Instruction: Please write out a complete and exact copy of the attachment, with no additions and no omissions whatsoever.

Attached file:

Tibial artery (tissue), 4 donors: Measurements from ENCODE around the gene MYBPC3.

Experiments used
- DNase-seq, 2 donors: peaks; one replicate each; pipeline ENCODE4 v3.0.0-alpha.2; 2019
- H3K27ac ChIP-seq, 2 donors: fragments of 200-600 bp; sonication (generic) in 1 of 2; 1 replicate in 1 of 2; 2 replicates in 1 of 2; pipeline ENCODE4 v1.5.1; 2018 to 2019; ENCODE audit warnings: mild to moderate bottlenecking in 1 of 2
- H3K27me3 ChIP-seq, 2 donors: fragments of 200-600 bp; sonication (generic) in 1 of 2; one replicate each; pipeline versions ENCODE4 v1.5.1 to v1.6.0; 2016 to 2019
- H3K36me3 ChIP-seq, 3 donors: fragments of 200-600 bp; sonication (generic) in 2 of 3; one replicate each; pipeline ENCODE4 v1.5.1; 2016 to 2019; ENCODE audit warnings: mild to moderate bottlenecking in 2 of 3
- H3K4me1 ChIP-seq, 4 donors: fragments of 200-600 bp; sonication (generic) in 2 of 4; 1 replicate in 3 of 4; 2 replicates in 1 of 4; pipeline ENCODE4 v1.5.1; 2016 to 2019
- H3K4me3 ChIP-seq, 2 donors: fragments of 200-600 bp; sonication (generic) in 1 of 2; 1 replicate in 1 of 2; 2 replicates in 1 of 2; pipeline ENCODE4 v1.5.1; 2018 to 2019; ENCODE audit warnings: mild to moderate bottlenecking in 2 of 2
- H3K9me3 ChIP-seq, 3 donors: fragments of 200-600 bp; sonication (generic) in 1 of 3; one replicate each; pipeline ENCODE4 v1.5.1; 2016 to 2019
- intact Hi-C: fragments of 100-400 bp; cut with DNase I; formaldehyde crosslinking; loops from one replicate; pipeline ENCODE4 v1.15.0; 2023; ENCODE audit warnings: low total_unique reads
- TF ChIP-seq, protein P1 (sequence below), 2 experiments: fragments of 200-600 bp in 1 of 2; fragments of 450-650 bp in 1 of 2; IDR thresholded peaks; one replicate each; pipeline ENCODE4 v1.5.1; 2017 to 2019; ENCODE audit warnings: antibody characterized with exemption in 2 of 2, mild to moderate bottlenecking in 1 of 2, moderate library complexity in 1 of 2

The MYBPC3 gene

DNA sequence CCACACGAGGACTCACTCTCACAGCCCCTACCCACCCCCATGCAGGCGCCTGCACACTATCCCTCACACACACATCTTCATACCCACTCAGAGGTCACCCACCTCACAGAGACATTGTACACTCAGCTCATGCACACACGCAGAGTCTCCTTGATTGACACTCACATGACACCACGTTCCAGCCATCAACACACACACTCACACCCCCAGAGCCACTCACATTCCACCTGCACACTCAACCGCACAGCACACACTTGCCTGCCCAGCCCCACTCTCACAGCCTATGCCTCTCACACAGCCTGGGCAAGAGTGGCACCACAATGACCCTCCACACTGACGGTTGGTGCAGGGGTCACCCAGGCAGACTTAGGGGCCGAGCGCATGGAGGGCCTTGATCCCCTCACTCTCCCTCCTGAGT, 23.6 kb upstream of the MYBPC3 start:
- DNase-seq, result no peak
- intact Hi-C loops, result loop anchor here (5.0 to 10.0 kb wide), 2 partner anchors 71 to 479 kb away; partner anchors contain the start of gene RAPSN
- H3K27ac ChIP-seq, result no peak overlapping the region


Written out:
Tibial artery (tissue), 4 donors: Measurements from ENCODE around the gene MYBPC3.

Experiments used
- DNase-seq, 2 donors: peaks; one replicate each; pipeline ENCODE4 v3.0.0-alpha.2; 2019
- H3K27ac ChIP-seq, 2 donors: fragments of 200-600 bp; sonication (generic) in 1 of 2; 1 replicate in 1 of 2; 2 replicates in 1 of 2; pipeline ENCODE4 v1.5.1; 2018 to 2019; ENCODE audit warnings: mild to moderate bottlenecking in 1 of 2
- H3K27me3 ChIP-seq, 2 donors: fragments of 200-600 bp; sonication (generic) in 1 of 2; one replicate each; pipeline versions ENCODE4 v1.5.1 to v1.6.0; 2016 to 2019
- H3K36me3 ChIP-seq, 3 donors: fragments of 200-600 bp; sonication (generic) in 2 of 3; one replicate each; pipeline ENCODE4 v1.5.1; 2016 to 2019; ENCODE audit warnings: mild to moderate bottlenecking in 2 of 3
- H3K4me1 ChIP-seq, 4 donors: fragments of 200-600 bp; sonication (generic) in 2 of 4; 1 replicate in 3 of 4; 2 replicates in 1 of 4; pipeline ENCODE4 v1.5.1; 2016 to 2019
- H3K4me3 ChIP-seq, 2 donors: fragments of 200-600 bp; sonication (generic) in 1 of 2; 1 replicate in 1 of 2; 2 replicates in 1 of 2; pipeline ENCODE4 v1.5.1; 2018 to 2019; ENCODE audit warnings: mild to moderate bottlenecking in 2 of 2
- H3K9me3 ChIP-seq, 3 donors: fragments of 200-600 bp; sonication (generic) in 1 of 3; one replicate each; pipeline ENCODE4 v1.5.1; 2016 to 2019
- intact Hi-C: fragments of 100-400 bp; cut with DNase I; formaldehyde crosslinking; loops from one replicate; pipeline ENCODE4 v1.15.0; 2023; ENCODE audit warnings: low total_unique reads
- TF ChIP-seq, protein P1 (sequence below), 2 experiments: fragments of 200-600 bp in 1 of 2; fragments of 450-650 bp in 1 of 2; IDR thresholded peaks; one replicate each; pipeline ENCODE4 v1.5.1; 2017 to 2019; ENCODE audit warnings: antibody characterized with exemption in 2 of 2, mild to moderate bottlenecking in 1 of 2, moderate library complexity in 1 of 2

The MYBPC3 gene

DNA sequence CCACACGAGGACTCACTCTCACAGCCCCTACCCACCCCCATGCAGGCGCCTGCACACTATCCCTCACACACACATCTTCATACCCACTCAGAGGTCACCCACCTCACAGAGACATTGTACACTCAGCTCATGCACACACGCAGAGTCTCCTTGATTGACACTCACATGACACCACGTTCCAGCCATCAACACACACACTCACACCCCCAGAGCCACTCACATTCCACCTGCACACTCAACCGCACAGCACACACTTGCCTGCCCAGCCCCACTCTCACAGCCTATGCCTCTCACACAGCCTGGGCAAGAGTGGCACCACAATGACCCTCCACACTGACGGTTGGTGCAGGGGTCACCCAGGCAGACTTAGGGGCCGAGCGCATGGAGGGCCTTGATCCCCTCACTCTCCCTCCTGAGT, 23.6 kb upstream of the MYBPC3 start:
- DNase-seq, result no peak
- intact Hi-C loops, result loop anchor here (5.0 to 10.0 kb wide), 2 partner anchors 71 to 479 kb away; partner anchors contain the start of gene RAPSN
- H3K27ac ChIP-seq, result no peak overlapping the region